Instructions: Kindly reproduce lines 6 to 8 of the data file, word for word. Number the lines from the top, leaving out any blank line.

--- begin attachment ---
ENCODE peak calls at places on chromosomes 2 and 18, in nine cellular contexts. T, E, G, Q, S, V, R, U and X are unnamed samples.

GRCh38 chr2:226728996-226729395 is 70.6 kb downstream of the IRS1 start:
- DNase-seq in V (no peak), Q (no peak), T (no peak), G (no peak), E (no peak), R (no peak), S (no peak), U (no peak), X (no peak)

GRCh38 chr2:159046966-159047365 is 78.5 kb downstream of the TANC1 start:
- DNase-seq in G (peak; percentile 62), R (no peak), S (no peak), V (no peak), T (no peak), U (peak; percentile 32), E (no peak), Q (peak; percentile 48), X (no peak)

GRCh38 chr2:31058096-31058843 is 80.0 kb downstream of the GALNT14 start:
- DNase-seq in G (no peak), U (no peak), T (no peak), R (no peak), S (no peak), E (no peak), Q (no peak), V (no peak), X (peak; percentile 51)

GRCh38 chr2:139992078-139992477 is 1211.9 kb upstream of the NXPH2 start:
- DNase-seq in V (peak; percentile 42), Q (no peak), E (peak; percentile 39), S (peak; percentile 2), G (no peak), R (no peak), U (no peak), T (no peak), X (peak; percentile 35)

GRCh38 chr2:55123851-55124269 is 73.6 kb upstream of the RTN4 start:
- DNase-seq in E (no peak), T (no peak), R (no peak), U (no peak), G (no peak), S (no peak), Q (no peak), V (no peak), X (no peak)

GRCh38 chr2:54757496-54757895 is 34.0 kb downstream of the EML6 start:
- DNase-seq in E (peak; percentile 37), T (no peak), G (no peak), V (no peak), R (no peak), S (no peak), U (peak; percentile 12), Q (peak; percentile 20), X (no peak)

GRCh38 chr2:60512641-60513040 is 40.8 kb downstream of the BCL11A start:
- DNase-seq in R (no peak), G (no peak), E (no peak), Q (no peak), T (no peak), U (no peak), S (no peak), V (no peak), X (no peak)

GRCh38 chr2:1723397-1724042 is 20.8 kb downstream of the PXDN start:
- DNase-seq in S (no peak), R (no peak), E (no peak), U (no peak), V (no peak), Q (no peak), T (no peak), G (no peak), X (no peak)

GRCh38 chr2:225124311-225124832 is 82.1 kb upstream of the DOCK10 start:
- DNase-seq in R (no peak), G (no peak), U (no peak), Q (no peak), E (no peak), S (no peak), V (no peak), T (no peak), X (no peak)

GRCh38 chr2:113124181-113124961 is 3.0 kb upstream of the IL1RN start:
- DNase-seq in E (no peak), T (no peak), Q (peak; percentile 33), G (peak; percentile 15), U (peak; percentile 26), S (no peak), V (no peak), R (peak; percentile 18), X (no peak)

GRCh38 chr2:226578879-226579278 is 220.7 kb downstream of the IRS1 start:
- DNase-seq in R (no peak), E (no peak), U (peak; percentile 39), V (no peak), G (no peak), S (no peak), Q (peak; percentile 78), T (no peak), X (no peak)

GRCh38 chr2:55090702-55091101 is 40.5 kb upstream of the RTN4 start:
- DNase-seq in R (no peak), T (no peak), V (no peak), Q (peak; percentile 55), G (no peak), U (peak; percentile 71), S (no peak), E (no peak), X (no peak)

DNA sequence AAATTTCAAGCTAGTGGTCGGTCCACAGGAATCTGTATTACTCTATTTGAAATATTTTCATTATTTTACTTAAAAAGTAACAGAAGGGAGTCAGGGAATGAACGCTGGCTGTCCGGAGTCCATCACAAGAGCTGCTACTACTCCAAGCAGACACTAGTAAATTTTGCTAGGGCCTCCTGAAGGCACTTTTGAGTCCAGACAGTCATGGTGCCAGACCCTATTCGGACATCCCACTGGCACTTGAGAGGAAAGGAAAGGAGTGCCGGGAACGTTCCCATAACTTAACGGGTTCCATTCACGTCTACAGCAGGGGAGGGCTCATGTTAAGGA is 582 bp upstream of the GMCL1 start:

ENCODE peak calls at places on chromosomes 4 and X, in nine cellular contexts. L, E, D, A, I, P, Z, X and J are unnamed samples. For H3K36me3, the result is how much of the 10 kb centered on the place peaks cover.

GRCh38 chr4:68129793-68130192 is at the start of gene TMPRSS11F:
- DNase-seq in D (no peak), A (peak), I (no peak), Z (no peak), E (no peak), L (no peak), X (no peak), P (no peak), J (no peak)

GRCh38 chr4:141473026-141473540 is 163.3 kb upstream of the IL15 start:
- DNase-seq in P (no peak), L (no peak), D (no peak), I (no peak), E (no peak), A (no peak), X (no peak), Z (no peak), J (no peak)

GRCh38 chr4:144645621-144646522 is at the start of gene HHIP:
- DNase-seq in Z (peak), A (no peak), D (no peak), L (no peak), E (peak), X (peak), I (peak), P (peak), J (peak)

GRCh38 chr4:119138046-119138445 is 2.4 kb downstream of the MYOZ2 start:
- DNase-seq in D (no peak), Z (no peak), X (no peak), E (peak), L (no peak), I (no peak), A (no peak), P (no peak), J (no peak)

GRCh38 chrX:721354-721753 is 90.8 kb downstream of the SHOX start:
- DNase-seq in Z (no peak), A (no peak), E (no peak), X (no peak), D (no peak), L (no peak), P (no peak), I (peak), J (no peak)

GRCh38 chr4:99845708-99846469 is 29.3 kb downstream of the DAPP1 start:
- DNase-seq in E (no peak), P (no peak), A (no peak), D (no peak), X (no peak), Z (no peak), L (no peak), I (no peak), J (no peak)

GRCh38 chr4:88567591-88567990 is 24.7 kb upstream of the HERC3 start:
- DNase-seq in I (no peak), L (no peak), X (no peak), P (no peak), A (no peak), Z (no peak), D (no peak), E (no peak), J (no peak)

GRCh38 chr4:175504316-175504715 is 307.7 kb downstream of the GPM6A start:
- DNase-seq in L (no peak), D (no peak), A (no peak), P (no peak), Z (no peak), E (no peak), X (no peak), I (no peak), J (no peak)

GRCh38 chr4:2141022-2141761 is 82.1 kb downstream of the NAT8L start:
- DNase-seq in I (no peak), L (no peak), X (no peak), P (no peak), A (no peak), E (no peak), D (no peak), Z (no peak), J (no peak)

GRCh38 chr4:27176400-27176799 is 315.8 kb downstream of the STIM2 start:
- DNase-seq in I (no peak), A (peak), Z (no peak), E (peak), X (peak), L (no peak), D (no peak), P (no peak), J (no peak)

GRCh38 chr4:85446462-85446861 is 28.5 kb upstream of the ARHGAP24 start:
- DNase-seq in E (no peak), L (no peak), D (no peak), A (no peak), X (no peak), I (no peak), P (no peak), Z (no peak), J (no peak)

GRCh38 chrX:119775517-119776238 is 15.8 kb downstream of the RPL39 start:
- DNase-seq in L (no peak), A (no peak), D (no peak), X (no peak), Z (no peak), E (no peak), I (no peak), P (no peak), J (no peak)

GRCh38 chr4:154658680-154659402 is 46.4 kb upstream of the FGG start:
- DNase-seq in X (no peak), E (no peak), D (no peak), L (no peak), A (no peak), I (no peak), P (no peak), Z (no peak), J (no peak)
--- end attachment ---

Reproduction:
GRCh38 chr2:31058096-31058843 is 80.0 kb downstream of the GALNT14 start:
- DNase-seq in G (no peak), U (no peak), T (no peak), R (no peak), S (no peak), E (no peak), Q (no peak), V (no peak), X (peak; percentile 51)

GRCh38 chr2:139992078-139992477 is 1211.9 kb upstream of the NXPH2 start: